none but a difh-clout of Jaquenetta's; and that he wears next his heart for a favour.

Enter Mercade. Mer. God fave you, madam! Prin.Welcome, Mercade, but that thou interruptest our merriment.

Mer. I'm sorry, madam; for the news I bring Is heavy in my tongue. The king your fatherPrin. Dead, for my life.

Mer. Even fo: my tale is told.

Biron. Worthies, away; the scene begins to cloud. Arm. For my own part, I breathe free breath: I have seen the days of wrong through the little hole of difcretion, and I will right myfelf like a foldier. [Exeunt Worthies. King

When this was promifed, the Spaniard clofed his eyes, and expired with great compofure and refignation. But his friend's curiofity prevailing over his good faith, he had him stript, and found, to his great furprife, that he was without a shirt. WARB.

Boyet. True, and it was enjoin'd him in Rome for want of linen, &c.] This is a plain reference to the following story in Stow's Annals, p. 98. (in the time of Edward the Confeffor.) "Next after "this (king Edward's first cure of the king's evil) mine authors "affirm, that a certain man, named Vifunius Spileorne, the fon "of Ulmore of Nutgarshall, who, when he hewed timber in the "wood of Brutheullena, laying him down to fleep after his fore « labour, the blood and humours of his head fo congealed about "his eyes, that he was thereof blind, for the fpace of nineteen 66 years; but then (as he had been moved in his fleep) he went "wool-ward and bare footed to many churches, in every of them "to pray to God for help in his blindnefs." Dr. GRAY.

The fame cuftom is alluded to in an old collection of fatyres, epigrams, &c.

"And when his fhirt's a washing, then he muft
"Go wool ward for the time; he fcorns it, he,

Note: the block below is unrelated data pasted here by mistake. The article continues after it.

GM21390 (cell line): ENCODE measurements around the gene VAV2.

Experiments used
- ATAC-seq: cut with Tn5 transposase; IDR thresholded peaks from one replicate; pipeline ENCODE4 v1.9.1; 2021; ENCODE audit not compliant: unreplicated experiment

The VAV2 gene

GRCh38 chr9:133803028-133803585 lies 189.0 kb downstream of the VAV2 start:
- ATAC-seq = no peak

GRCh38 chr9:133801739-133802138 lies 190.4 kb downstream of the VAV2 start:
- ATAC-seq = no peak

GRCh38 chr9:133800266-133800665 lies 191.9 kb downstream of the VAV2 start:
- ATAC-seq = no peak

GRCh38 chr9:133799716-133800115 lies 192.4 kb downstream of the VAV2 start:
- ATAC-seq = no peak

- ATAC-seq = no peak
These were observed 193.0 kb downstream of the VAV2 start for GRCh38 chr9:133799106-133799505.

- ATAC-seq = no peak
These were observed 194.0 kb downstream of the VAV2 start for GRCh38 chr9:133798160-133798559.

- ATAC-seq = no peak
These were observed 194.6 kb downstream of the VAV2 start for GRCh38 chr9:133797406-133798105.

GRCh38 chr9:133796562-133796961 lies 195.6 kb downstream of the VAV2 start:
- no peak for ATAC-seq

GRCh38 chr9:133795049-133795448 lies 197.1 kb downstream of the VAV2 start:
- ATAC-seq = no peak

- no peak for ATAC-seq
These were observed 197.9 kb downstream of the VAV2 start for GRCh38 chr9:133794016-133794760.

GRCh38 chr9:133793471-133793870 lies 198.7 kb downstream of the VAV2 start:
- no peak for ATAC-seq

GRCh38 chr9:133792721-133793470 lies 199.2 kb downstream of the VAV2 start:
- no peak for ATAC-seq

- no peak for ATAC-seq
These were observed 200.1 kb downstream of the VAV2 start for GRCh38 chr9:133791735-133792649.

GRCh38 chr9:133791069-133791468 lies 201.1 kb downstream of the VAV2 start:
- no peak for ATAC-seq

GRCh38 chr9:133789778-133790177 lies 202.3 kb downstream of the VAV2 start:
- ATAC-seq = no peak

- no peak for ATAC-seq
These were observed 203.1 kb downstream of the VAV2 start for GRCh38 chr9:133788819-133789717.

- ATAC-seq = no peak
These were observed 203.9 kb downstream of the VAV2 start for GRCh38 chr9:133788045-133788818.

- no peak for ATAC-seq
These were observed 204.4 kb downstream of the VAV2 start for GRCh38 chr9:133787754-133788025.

"That worth two fhirts his laundrefs fhould him fee."



I have feen the days of wrong through the little hole of difcretion,] This has no meaning. We fhould read, the day of right, i. e. I have feen that a day will come when I fhall have justice done me, and therefore I prudently referve myself for that time. WARBURTON.

I believe it rather means, I have hitherto looked on the indignities I bave received with the eyes of difcretion, (i. e. not been too for


King. How fares your majesty? Prin. Boyet, prepare; I will away to-night. King. Madam, not fo; I do befeech you, stay. Prin. Prepare, I fay.-I thank you, gracious lords, For all your fair endeavours; and entreat, Out of a new-fad foul, that you vouchsafe In your rich wisdom to excufe, or hide, The liberal oppofition of our spirits: If over-boldly we have borne ourselves In the converse of breath, your gentleness Was guilty of it. Farewell, worthy lord! An heavy heart bears not a nimble tongue : Excuse me fo, coming fo fhort of thanks, For my great fuit fo eafily obtain'd.


King. The extreme part of time extremely forms All caufes to the purpose of his speed; And often, at his very loofe,' decides That which long procefs could not arbitrate. And though the mourning brow of progeny